4. 1980s: Democratic defectors (Gramm)

  5. 1990s: Republican dominance ushered in by Bush

  6. 21st century Republicans taking traditional Democratic county offices

  7. The single factor most responsible for Republican growth in Texas after WWII was the increased size and prosperity of the Texas middle and upper classes.

C. voter profiles




urban areas



new Texans

old and native Texans





Which of the following policies would a conservative support?

a.   strengthening the hand of labor unions

b.   tighter government regulations of factory emissions of pollutants

c.   strengthening protection of women, ethnic minorities, and the disabled in employment discrimination matters

d.   reduction or elimination of the graduated income tax


Which of the following policies would a liberal support?

a.   restricting the ability of a woman to obtain an abortion

b.   prohibiting gays and lesbians from holding public employment

c.   laws that provide equal pay for equal work for women

d.   reducing the progressiveness of the national income tax

D. de-alignment and the declining influence of parties
  1. more independent voters

  2. party outsiders winning party nominations       

  3. media weeds out candidates, not party leaders

  4. raise $ from individuals and interest groups, not just parties

  5. well-funded candidates have upper hand, not party organizations

E. third-party movements in Texas
  1. Raza Unida (1970s)

  2. Libertarians (1990s)

  3. Ross Perot

Some Notes on the Political Geography of the 2022 Election in Texas

A GOP Texas school board member campaigned against schools indoctrinating kids. Then she read the curriculum.



III. The State Party OrganizationChart Showing Structure of Major Political Parties in Texas


A. Permanent Party: continuity between elections

  1. precinct chair: basic level in the party organization in Texas

  2. county chair and executive committee

  3. state chair and executive committee

B. Temporary Party: only during election years

  1. precinct convention: held on primary election day, must vote in primary to attend

    select delegates to:

  2. county or district convention

    select delegates to:

  3. state convention

    1. select national convention delegates

    2. nominate electors for electoral college (presidential election years only)

    3. write party platform

C. Delegate selection systems

  1. primary elections used in Texas

  2. caucus used in Iowa


Political parties in the US are composed of two different structures. The permanent party structure is those people and organizations that keep the party functioning on a daily basis. The permanent party structure has three parts. The party organization is composed of all those activists, volunteers and party officials that are active in the day-to-day functioning of the party. The party organization is organized like the federal government – it has organizations at the national, state and local levels. That means it is decentralized – decisions and money flow from the bottom to the top. The party organization is also diverse – each organization has its own unique flavor. Among the people in the party organization are the party officials. Check with your text to find out the duties of the following party officials and how they are chosen: the national chair and vice chair, the national executive committee, the state chair and vice chair, the state executive committee, the county chair and county executive committee, and the precinct chair. The precinct chair is the basic level in the party organization in Texas.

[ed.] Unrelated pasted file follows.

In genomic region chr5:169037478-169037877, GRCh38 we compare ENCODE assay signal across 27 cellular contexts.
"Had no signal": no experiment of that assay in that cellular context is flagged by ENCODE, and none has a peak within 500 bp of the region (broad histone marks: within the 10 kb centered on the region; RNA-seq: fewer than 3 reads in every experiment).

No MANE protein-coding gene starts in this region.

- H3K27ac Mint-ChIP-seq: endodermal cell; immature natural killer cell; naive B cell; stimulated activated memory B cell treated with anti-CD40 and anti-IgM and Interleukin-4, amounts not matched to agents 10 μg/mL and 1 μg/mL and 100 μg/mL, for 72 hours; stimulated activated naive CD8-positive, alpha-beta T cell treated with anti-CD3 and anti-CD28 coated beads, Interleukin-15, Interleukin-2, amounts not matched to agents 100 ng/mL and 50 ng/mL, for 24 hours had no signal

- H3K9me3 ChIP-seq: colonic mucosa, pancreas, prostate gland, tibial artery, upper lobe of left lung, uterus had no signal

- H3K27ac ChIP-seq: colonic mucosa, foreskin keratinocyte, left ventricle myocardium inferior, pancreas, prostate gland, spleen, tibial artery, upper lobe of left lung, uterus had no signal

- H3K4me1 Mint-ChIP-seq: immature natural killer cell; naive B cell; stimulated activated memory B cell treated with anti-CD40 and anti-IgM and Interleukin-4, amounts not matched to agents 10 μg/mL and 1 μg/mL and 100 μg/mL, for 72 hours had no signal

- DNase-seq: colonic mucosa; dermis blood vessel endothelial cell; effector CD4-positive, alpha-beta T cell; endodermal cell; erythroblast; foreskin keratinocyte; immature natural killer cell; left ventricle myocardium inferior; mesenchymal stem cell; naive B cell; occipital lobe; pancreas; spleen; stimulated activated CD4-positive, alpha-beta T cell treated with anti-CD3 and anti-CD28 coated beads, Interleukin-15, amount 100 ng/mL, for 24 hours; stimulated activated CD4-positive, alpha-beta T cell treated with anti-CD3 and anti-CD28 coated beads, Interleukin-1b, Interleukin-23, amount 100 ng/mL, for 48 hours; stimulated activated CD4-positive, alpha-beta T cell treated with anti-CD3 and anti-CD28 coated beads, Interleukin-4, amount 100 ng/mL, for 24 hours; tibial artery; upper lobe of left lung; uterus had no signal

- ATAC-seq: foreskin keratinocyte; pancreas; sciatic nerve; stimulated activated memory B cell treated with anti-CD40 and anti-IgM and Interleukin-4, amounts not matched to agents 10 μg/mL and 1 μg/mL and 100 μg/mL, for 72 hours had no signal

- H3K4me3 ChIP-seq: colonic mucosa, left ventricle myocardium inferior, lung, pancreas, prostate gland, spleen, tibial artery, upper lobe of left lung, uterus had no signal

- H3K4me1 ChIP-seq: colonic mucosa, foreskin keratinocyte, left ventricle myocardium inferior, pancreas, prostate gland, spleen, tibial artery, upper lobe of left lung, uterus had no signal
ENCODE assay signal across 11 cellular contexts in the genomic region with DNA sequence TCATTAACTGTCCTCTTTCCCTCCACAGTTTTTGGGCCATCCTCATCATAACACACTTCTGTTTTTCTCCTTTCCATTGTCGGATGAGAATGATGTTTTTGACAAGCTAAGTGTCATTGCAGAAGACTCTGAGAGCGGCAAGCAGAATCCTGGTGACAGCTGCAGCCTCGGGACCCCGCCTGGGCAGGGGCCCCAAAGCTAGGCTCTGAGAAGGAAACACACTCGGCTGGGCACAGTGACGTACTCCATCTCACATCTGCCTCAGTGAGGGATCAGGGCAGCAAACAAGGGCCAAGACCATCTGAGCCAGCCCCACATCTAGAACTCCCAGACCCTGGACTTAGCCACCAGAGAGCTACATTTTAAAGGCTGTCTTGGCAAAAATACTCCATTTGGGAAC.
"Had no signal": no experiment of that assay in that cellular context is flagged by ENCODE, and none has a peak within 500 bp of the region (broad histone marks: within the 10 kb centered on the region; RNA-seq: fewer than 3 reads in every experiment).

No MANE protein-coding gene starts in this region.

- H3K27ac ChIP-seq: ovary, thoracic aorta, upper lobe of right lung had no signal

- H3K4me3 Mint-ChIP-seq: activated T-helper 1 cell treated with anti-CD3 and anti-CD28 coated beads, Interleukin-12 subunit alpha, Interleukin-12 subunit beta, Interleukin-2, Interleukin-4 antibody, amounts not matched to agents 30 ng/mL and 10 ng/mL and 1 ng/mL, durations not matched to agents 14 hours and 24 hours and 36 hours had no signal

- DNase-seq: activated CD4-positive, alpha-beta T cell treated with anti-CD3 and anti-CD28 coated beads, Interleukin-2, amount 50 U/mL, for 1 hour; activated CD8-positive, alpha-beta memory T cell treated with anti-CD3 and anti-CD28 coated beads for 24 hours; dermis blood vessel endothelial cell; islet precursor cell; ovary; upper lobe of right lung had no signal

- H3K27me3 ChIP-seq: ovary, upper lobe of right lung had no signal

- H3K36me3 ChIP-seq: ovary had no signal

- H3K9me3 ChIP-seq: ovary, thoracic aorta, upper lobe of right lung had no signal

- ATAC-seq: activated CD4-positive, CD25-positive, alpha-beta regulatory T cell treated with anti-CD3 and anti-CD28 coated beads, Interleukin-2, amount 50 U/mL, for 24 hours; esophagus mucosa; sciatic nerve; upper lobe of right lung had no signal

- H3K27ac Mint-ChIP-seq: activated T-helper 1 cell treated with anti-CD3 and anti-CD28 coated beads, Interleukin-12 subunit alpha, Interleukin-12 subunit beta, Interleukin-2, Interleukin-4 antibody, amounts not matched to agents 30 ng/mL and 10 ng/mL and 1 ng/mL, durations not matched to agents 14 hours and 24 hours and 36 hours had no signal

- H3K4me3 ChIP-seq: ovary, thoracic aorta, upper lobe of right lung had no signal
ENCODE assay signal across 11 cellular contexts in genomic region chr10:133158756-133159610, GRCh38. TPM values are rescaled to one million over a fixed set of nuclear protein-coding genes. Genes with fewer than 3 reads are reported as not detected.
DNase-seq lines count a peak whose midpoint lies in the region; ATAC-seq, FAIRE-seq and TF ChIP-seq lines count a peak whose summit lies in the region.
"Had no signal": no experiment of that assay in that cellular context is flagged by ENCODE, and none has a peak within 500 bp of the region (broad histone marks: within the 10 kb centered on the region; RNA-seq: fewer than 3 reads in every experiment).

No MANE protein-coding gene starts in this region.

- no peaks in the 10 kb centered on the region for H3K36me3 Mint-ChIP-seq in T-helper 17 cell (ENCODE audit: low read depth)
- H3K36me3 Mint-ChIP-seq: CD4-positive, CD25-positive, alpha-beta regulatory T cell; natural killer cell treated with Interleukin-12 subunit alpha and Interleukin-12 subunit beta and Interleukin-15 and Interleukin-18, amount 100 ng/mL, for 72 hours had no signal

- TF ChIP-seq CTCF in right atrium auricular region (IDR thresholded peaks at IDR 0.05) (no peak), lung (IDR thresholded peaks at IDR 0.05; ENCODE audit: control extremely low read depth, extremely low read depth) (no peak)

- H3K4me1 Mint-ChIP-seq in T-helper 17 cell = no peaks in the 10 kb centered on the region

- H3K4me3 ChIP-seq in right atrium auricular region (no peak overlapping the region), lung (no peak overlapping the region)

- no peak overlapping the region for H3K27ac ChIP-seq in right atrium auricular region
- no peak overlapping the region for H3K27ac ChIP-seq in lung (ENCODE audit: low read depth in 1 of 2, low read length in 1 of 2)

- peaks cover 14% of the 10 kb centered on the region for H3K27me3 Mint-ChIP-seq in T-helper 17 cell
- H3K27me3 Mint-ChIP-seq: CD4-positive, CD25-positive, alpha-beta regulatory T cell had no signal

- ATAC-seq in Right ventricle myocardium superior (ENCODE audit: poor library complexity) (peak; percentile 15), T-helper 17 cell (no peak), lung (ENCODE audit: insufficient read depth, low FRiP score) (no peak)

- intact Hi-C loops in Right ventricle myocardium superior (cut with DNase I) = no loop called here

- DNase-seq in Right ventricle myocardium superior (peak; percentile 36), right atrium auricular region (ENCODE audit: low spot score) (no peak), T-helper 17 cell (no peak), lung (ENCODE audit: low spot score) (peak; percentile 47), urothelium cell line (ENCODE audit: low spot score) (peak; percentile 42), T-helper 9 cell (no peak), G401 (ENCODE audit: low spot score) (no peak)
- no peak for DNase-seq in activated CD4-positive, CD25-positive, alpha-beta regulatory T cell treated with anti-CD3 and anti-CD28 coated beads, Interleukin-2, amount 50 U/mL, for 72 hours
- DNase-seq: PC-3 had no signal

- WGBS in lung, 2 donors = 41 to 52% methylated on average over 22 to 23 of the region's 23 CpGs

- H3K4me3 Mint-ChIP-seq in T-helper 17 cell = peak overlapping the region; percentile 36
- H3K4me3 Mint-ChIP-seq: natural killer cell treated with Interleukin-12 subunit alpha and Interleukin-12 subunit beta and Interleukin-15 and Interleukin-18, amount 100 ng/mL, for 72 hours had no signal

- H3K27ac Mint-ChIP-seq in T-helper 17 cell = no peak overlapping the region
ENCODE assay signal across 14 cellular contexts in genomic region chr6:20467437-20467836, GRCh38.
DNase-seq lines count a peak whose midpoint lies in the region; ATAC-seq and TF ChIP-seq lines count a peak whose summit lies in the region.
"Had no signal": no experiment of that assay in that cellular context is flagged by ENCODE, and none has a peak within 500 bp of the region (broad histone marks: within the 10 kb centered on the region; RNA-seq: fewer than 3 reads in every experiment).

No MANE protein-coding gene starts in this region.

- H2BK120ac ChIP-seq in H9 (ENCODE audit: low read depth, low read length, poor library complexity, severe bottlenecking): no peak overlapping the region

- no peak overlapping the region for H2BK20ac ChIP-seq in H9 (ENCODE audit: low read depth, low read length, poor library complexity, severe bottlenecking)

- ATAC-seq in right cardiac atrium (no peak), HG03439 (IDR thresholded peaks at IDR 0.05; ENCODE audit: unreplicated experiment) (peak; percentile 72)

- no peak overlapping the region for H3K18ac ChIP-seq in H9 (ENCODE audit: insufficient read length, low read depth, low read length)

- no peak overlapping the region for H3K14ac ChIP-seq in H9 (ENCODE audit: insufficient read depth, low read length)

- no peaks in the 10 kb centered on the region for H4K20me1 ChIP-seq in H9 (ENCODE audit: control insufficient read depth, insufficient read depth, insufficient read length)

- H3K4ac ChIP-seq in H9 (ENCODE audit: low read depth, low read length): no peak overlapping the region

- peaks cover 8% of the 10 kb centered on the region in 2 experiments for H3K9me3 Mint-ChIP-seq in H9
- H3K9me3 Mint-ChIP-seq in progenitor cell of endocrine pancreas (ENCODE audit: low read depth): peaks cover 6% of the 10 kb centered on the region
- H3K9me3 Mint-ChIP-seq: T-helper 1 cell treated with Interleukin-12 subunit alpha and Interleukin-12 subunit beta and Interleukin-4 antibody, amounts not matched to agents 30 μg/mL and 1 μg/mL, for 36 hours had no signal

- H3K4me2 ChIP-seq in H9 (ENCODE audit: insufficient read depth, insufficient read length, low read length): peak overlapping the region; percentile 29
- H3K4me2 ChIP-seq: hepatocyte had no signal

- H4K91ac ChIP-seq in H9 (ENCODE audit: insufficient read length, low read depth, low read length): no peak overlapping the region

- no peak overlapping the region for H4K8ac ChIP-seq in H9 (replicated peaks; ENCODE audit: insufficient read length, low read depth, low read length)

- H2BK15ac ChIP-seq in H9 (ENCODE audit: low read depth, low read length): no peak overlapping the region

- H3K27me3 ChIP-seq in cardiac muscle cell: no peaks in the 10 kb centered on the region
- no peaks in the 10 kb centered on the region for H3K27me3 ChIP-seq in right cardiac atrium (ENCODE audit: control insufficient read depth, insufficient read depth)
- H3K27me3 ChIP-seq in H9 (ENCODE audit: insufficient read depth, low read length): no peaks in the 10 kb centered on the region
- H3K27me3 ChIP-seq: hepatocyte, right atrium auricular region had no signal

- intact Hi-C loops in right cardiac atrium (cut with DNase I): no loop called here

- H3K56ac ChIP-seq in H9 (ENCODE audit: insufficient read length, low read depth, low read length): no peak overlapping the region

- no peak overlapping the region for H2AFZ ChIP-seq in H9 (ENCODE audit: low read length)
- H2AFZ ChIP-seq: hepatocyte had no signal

The party-in-government, the second part of the permanent party organization, is composed of all those elected government officials of the party. You will frequently find conflict between the party organization and the party-in-government over who is in charge of the party and who should determine its course, beliefs, strategy, platform and so forth. Because of the rise of candidate-centered campaigns, candidates no longer need party permission or support to get elected. Too, the party cannot determine who uses its name. Thus government officials are elected with the label of the party, but without party support, endorsement or loyalty.

The party-in-the-electorate is all those people who identify with the party. Party identification makes it more likely that people will get involved in politics. Independents vote in much less numbers than do people who are self-identified as belonging to a party.